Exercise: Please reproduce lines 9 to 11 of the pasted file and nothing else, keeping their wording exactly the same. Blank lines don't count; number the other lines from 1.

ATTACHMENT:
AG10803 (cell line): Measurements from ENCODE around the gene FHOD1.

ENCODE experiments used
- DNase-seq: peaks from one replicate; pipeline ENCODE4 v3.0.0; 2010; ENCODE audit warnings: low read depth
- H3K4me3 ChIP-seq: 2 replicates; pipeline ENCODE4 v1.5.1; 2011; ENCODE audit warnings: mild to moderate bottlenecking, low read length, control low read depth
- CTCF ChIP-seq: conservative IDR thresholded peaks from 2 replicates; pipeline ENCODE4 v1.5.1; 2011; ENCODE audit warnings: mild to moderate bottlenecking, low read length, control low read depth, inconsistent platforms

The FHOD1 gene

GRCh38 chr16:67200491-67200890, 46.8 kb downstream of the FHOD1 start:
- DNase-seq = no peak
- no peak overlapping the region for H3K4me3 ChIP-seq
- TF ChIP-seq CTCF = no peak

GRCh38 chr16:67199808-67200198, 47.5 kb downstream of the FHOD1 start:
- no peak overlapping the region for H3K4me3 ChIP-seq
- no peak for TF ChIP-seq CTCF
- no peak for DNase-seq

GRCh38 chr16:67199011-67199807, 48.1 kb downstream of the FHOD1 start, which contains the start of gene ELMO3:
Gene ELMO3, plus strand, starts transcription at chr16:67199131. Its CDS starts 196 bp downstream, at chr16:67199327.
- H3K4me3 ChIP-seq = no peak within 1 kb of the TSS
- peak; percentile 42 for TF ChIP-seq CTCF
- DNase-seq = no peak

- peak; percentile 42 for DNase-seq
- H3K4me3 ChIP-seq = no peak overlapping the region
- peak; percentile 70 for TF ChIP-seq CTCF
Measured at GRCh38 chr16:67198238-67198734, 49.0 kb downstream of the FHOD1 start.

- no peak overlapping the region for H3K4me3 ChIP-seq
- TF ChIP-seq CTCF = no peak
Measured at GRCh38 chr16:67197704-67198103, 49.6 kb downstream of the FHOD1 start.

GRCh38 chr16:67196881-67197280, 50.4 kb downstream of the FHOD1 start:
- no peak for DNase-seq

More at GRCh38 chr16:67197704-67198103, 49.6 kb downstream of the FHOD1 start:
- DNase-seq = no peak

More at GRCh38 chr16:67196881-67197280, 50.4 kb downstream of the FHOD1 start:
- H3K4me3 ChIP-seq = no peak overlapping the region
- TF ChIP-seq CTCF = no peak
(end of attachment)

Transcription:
- no peak overlapping the region for H3K4me3 ChIP-seq
- TF ChIP-seq CTCF = no peak

GRCh38 chr16:67199808-67200198, 47.5 kb downstream of the FHOD1 start: